The parish council have been approached about a piece of land close to the Cheshire Grill, to help turn it into a Wildflower meadow.
The council may be able to provide the seeds, and organise with the land owners but we will need some volunteers to help maintain the area.
A wildflower meadow, as wild as it sounds, takes some effort to keep it from becoming wild and overgrown. From https://www.gardeningknowhow.com/special/spaces/a-wildflower-garden-in-your-backyard.htm
Creating Wildflower Gardens
In contrast to the formal English garden or even a traditional vegetable garden, a wildflower garden is truly inexpensive, easy to plant, and simple to maintain. You don’t have to spend endless hours weeding your wildflower garden because wildflower gardens are meant to be…well…wild! You also don’t need to spend hours watering or fertilizing your wildflower garden because the plants you will choose for your garden will be native species to your particular region of the world. This means that they’re most likely already in love with the soil that is natural to your garden, and they don’t expect to get much more rain than you would get on average each year. Although for most of the wildflowers in your garden, extra water and fertilizer won’t hurt the plants; in most cases, it will keep them blooming longer.
How to Start a Wildflower Garden in Your Backyard
In order to get started with your wildflower garden, the most straightforward option is to buy a large bag of native mixed wildflower seed to spread in your bed or meadow. Simply loosen the soil with a hoe or shovel and remove most of the weeds and grass from the planting site. Spread your seed over the prepared area and rake it in gently. Of course, you will want to follow any other directions on your seed package. Then, water in the seed well, leaving the sprinkler on for 30 minutes should do the trick. Continue watering the seeded area morning and night to ensure that it doesn’t dry out completely. Be sure to use a gentle sprinkler with a fine shower so that your precious wildflower seeds don’t get jostled around while they’re trying to sprout. Once the seeds sprout and your wildflower “toddlers” are on their way to being 3 or 4 inches (8-10 cm.) tall, you may choose to water them only if they become very dry and look wilted.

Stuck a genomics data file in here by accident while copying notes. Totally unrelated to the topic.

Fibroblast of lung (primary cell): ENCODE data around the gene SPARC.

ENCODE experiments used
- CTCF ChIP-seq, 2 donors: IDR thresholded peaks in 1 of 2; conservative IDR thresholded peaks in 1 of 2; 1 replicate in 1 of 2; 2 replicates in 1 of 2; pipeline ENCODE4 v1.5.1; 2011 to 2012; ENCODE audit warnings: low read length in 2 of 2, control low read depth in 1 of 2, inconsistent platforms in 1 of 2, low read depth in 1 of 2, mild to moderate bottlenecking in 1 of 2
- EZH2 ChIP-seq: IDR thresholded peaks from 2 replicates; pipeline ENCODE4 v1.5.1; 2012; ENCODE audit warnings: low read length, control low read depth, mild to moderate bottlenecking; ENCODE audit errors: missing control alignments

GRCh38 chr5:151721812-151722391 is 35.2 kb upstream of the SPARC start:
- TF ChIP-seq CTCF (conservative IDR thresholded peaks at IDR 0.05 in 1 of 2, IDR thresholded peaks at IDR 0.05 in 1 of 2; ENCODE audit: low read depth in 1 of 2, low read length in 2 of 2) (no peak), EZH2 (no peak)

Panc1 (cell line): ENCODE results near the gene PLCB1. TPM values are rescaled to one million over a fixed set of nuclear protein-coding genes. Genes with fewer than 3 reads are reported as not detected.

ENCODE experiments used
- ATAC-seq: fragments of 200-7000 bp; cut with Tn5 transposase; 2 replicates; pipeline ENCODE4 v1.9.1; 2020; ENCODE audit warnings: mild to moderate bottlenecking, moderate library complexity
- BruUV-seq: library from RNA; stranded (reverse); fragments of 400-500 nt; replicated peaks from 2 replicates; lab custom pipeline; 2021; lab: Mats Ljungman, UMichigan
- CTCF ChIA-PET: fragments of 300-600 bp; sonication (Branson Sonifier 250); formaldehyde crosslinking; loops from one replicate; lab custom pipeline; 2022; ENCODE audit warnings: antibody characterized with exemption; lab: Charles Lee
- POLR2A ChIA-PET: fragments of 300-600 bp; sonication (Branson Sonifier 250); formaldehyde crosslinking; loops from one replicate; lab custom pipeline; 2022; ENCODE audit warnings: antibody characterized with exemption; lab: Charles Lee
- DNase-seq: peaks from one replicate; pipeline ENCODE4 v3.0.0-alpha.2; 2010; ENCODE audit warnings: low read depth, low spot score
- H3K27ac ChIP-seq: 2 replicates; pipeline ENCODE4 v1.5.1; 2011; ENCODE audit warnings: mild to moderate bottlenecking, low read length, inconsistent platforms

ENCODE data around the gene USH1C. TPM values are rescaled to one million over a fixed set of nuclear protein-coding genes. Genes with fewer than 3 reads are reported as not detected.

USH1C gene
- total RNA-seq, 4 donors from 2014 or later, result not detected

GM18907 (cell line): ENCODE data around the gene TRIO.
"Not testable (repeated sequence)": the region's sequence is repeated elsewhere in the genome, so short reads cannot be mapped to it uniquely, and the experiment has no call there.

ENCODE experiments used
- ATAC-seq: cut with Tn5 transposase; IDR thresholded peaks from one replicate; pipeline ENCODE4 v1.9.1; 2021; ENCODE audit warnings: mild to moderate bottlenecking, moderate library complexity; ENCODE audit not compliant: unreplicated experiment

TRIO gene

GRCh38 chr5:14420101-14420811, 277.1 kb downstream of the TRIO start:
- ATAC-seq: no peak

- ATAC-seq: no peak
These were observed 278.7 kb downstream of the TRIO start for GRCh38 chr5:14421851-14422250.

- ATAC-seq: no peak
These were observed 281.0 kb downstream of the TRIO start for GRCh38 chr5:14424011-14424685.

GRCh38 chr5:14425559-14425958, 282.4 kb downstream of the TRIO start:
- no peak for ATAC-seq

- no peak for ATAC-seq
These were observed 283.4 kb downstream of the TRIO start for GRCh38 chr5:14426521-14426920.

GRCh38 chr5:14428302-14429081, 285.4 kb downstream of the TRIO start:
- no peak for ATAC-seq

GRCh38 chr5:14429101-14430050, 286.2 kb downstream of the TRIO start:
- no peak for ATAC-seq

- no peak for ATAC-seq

Seriously though, don’t worry about weeds. Wildflowers are tough; they’re meant to do battle with nature’s harshest enemies. Plus, weeds such as grasses and other native species help bring fullness to your wildflower meadow. Of course, if the weeds are offensive to you or threaten to overtake the flowers, a light weeding really can’t do any harm.
In addition to native wildflowers like purple lupine and white yarrow, you may want to consider other native species for your backyard too. Ferns, shrubs, berry plants (like chokecherry), and other natives would look absolutely divine gracing a different area of your yard. Native ferns planted in the shade of a large group of birch trees would do well, or perhaps a new planting of wild ginger around your evergreen trees is more appropriate to your location. The bounty of native wildflowers and plants is practically endless. Now, just lay back in your wildflower meadow, close your eyes, and relax. Imagine yourself enjoying this wildflower garden for years to come. Oh, didn’t I mention? Most wildflowers freely re-seed themselves year after year so you don’t have to! Just a smidgen of watering and weeding each year, if absolutely necessary, is all your wildflower masterpiece will ever need.
Read more at Gardening Know How: A Wildflower Garden In Your Backyard https://www.gardeningknowhow.com/special/spaces/a-wildflower-garden-in-your-backyard.htm
If you would like to get involved please email Liz Cook –